For obese people, working out can change more than their appearance. Recent research shows it can also reduce inflammation by changing the characteristics of their blood.
Many health problems linked to obesity are a result of chronic inflammation, which can lead to tissue damage. Now, researchers at the University of Illinois have found that exercise can fundamentally alter certain blood cells responsible for inflammation and reduce their numbers.
The researchers studied two groups of people, separating them according to lean and obese body mass. Their physical traits were measured before and after a six-week exercise program that included three bicycling or treadmill running sessions a week, each one lasting an hour. Blood samples were collected before and after the exercise to measure the number of blood-forming stem cells where inflammation originates.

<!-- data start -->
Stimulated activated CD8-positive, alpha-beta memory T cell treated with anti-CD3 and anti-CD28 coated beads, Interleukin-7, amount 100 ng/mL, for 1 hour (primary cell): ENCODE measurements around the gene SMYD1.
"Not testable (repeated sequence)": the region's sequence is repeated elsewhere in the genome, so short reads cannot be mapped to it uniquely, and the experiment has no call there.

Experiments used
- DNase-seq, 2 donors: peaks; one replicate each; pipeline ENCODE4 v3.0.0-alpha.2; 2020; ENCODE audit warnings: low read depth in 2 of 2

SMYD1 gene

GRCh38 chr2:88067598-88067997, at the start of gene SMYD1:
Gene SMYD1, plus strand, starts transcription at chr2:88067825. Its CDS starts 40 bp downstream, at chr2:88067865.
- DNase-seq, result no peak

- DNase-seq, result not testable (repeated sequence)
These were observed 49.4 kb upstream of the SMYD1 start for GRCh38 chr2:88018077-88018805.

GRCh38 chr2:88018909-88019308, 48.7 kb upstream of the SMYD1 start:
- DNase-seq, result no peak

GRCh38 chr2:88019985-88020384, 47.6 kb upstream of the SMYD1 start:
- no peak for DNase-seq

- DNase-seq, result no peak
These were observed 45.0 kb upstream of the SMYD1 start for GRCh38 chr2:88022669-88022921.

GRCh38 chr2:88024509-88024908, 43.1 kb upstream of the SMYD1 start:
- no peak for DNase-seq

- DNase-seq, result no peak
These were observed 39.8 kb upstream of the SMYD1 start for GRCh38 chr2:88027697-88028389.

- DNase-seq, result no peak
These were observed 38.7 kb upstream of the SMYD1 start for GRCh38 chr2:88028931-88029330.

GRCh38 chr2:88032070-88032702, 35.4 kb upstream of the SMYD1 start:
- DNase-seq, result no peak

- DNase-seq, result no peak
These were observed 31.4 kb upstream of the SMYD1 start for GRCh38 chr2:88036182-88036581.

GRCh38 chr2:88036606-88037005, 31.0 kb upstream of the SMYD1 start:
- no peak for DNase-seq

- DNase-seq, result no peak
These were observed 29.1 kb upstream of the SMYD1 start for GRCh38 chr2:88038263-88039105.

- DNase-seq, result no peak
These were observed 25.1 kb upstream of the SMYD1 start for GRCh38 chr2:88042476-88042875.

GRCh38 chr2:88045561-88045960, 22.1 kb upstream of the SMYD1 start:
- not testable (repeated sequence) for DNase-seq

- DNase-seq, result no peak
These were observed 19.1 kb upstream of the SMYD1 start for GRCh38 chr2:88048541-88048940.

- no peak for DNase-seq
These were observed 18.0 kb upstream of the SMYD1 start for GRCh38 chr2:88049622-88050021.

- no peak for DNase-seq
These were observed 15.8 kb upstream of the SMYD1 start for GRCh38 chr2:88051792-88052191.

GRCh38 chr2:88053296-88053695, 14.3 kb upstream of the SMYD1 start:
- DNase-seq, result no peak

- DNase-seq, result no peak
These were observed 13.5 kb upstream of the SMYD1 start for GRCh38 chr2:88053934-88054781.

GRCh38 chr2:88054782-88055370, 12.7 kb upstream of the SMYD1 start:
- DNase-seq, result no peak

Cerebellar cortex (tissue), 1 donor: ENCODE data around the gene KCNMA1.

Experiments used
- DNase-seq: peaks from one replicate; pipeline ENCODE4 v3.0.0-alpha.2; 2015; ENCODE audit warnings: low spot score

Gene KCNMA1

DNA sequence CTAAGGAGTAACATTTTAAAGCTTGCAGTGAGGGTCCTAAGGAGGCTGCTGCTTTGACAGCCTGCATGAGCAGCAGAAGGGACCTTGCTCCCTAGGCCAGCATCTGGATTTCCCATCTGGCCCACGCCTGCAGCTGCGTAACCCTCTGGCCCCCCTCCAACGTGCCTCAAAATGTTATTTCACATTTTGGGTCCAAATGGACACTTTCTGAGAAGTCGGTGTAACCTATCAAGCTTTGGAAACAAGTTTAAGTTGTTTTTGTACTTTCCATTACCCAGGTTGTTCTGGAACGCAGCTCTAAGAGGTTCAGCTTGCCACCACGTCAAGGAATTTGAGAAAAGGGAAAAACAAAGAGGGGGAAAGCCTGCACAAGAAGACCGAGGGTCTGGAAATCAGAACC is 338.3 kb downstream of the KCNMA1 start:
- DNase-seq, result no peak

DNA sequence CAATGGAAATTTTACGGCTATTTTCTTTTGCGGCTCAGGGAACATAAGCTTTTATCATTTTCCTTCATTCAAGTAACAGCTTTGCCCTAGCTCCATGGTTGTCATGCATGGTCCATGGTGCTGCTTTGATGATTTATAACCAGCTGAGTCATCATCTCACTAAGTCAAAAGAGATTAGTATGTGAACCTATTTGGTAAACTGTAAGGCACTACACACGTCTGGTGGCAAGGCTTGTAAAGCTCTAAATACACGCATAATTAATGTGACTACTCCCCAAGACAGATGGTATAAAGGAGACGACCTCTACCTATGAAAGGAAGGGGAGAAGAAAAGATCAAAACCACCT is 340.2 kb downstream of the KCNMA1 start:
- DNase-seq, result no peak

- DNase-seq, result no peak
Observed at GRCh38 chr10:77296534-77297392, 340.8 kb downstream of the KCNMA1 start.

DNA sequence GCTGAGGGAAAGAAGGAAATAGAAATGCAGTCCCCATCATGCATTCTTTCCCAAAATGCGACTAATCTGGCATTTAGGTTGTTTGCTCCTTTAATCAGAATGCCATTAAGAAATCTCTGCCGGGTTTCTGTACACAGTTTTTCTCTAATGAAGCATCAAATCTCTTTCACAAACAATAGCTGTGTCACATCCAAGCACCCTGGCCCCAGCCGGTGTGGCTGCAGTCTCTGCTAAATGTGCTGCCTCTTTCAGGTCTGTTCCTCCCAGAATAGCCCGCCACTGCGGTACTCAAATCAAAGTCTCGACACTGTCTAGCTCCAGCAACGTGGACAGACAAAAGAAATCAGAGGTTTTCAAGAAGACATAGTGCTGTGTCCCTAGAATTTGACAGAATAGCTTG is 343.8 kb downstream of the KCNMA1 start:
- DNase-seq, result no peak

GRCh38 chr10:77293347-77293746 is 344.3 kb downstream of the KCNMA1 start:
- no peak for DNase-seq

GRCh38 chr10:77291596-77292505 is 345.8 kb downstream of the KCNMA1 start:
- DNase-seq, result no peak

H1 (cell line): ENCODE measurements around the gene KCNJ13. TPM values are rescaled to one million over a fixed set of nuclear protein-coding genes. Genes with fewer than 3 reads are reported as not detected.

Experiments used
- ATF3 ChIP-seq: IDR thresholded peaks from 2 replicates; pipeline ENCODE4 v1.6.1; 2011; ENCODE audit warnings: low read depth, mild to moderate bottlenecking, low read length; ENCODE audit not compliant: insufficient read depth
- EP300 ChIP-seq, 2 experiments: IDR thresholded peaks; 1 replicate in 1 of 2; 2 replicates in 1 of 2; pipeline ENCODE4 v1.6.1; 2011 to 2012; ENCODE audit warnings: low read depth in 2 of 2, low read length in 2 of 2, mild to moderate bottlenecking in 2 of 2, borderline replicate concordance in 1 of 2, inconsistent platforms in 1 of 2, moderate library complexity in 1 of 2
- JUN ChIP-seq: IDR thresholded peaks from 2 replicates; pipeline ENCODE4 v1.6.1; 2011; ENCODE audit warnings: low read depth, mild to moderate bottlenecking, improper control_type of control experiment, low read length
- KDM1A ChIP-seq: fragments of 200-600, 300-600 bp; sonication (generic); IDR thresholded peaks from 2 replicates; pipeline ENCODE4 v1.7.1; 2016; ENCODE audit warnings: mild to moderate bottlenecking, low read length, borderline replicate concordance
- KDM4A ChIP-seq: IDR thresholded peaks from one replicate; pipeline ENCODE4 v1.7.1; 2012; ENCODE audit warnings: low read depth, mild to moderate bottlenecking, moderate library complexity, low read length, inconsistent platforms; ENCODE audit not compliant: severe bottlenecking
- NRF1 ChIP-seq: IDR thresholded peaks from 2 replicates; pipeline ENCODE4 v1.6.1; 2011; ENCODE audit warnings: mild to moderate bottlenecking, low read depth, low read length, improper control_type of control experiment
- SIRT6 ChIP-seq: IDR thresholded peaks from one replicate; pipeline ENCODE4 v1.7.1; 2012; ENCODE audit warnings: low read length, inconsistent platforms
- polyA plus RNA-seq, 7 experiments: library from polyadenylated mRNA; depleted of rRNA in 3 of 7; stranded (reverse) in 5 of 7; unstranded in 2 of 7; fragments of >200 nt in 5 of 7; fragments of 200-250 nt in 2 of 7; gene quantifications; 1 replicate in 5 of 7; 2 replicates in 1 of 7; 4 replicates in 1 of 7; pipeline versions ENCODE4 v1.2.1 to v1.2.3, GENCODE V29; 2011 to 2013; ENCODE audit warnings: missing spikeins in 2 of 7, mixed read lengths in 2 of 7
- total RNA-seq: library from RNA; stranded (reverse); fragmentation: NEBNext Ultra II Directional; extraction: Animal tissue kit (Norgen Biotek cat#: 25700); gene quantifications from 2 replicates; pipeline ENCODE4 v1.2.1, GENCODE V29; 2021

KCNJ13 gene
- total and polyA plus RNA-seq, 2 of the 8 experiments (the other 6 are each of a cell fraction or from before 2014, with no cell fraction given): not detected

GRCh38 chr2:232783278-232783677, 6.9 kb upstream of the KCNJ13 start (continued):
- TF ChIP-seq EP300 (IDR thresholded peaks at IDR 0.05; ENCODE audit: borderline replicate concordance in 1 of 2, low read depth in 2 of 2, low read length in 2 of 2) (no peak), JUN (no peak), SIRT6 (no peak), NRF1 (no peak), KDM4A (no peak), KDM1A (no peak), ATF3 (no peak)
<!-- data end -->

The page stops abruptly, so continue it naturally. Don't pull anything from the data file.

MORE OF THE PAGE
Exercise reduced the number of stem cells that generate the blood cells responsible for damaging inflammation, the researchers found. The study participants also improved their cardiorespiratory fitness and reduced their body fat percentage.
The research is significant, the team noted, because it helps explain how and why exercise improves the health of obese people.
Next, they want to know whether changes in the makeup of blood cells can improve muscle function and how fat is consumed and stored by people who are obese. They also want to determine if the effects of exercise on blood cells are also seen in other chronic conditions affected by inflammation.
So if you’re looking to shed some pounds with exercise, keep trying. You’re not just improving your appearance, but also bettering your blood.